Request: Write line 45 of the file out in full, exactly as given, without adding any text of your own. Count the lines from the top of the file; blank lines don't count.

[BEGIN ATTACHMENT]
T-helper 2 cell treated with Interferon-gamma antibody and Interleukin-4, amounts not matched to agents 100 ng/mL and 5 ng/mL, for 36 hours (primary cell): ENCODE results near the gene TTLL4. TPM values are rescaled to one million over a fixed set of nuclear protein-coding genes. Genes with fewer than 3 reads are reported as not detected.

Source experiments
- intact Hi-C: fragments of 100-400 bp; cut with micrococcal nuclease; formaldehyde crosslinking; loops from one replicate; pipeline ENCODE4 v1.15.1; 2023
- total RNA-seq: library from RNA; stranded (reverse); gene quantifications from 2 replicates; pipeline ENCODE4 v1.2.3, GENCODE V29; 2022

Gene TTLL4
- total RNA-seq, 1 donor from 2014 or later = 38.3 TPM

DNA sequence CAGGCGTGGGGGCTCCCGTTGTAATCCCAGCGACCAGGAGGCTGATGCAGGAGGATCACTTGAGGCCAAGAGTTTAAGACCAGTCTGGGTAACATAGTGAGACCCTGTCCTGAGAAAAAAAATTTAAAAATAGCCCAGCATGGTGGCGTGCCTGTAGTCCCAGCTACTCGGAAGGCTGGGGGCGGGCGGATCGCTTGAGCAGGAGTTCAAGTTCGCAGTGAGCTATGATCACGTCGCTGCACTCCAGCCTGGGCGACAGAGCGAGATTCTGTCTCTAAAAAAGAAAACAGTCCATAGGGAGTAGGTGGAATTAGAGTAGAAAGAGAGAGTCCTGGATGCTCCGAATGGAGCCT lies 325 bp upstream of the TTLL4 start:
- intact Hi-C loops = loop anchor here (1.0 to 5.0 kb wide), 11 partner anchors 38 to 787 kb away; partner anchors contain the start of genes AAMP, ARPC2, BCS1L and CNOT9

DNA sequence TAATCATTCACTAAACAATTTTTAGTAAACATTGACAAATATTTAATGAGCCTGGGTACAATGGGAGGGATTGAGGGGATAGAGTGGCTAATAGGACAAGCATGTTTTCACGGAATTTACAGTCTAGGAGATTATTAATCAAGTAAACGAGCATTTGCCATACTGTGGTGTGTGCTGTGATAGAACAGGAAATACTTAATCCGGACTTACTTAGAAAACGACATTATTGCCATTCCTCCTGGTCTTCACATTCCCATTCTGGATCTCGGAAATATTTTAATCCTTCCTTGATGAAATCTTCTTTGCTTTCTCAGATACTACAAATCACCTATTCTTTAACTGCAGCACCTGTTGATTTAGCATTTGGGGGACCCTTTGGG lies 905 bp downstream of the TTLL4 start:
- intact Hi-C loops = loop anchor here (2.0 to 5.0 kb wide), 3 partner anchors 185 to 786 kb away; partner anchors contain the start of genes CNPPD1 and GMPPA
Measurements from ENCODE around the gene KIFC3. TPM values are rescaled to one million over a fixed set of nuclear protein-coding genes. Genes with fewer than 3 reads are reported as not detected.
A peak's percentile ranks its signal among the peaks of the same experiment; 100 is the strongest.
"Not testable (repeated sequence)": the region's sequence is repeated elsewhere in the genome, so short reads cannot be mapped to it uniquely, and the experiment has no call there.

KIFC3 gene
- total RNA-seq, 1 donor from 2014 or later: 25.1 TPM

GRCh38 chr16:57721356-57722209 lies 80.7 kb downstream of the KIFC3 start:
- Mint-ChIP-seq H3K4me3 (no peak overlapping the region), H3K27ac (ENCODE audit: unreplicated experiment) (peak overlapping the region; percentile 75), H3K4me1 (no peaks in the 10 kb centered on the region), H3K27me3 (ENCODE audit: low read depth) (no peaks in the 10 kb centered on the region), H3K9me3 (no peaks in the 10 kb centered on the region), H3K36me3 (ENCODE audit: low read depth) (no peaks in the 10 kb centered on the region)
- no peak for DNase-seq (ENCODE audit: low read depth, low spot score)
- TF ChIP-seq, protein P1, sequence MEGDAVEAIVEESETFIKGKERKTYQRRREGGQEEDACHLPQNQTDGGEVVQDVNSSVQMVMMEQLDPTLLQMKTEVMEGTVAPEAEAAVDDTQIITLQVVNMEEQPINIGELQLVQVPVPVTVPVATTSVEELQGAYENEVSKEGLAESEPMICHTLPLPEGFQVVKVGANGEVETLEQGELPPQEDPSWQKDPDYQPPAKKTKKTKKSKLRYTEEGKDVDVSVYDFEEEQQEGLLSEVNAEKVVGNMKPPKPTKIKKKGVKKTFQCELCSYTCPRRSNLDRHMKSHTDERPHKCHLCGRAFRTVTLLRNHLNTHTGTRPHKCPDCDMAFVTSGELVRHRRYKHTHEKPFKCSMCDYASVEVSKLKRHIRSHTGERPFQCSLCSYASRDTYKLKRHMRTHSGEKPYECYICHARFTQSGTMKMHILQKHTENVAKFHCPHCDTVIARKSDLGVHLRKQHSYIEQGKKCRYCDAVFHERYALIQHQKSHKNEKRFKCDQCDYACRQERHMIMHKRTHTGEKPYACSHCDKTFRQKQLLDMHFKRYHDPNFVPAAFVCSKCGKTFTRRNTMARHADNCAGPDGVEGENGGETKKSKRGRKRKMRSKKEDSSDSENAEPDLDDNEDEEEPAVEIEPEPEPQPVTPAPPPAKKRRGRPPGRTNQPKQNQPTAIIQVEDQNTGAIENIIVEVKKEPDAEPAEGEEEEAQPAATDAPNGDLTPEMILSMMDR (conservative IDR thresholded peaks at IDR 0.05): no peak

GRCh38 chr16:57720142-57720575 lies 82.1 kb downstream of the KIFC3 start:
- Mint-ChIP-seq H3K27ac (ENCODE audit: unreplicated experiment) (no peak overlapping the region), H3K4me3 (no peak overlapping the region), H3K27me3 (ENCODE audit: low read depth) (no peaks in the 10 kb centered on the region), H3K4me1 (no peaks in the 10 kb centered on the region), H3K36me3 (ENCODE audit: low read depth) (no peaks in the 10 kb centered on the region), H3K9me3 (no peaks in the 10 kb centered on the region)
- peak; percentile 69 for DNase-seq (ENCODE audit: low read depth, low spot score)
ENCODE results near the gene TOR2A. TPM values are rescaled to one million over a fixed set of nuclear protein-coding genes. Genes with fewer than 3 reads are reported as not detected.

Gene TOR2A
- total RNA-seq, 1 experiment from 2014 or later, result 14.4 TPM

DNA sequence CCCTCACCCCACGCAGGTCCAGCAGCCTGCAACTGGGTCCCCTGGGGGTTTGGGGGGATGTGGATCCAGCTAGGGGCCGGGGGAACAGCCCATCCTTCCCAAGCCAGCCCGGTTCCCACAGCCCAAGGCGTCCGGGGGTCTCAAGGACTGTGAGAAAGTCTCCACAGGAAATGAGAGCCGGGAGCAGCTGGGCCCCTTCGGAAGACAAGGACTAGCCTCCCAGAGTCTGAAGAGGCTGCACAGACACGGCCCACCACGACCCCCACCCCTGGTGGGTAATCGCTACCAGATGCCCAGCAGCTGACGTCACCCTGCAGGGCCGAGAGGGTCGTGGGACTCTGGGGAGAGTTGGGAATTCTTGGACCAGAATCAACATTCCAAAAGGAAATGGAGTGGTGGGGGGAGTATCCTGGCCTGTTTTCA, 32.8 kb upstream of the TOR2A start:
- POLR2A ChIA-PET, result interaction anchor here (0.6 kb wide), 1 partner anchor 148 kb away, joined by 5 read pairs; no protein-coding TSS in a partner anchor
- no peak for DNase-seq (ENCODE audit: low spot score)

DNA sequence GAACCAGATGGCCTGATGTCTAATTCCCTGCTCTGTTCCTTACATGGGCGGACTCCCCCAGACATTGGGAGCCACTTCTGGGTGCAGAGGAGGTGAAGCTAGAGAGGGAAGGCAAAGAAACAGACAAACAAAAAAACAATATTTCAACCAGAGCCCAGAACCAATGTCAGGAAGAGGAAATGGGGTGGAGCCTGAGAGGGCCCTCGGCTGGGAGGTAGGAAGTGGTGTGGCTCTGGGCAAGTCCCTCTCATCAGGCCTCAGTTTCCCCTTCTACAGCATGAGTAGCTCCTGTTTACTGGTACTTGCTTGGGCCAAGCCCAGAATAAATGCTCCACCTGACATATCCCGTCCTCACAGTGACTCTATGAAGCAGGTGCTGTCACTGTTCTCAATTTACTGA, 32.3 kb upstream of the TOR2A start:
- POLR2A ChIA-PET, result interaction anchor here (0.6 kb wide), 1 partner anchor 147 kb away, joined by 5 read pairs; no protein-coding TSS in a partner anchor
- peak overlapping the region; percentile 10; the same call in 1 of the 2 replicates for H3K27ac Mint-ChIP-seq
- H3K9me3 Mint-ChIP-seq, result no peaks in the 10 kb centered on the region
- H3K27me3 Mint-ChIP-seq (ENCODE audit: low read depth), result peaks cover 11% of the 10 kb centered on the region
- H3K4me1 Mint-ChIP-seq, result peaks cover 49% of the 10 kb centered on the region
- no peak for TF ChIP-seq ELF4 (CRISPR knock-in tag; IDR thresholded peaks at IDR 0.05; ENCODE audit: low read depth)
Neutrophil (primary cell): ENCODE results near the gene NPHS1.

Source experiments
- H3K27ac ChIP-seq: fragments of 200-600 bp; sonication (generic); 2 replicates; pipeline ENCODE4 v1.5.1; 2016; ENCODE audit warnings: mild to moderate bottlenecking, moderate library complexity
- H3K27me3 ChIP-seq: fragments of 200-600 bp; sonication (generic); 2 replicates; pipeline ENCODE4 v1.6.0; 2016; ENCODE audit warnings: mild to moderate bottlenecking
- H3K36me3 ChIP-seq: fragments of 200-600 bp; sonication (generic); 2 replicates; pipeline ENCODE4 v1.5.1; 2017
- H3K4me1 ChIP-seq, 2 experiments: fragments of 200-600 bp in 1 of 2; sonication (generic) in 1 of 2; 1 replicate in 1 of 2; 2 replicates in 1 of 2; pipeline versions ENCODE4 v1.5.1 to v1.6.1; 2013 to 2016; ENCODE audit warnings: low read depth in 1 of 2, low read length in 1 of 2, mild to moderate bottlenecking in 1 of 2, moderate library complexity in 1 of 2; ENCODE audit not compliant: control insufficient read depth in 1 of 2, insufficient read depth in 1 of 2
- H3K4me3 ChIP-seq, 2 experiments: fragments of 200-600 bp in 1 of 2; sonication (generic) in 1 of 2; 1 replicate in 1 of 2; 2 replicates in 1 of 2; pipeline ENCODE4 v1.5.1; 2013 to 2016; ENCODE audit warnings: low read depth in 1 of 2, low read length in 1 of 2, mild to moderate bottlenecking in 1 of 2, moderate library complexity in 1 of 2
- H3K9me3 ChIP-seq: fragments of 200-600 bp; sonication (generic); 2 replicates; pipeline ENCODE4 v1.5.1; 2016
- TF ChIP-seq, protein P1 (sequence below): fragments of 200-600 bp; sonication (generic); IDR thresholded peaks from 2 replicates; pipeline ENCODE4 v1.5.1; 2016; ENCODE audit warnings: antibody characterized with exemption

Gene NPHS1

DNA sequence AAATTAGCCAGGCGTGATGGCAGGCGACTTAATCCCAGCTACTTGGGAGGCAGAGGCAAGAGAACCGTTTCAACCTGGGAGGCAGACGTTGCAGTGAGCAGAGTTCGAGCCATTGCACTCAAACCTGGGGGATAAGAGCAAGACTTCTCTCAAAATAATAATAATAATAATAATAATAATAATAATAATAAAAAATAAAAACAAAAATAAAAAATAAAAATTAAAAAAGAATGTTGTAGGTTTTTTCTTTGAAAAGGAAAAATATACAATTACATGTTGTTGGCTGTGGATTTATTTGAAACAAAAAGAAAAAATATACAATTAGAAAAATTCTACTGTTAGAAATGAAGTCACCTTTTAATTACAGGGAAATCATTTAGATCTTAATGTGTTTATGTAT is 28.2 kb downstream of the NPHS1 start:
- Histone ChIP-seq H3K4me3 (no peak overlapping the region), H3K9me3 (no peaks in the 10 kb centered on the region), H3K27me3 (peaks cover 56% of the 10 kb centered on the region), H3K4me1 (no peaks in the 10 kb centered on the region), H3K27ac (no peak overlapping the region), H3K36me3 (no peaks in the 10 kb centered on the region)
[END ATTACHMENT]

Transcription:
Gene NPHS1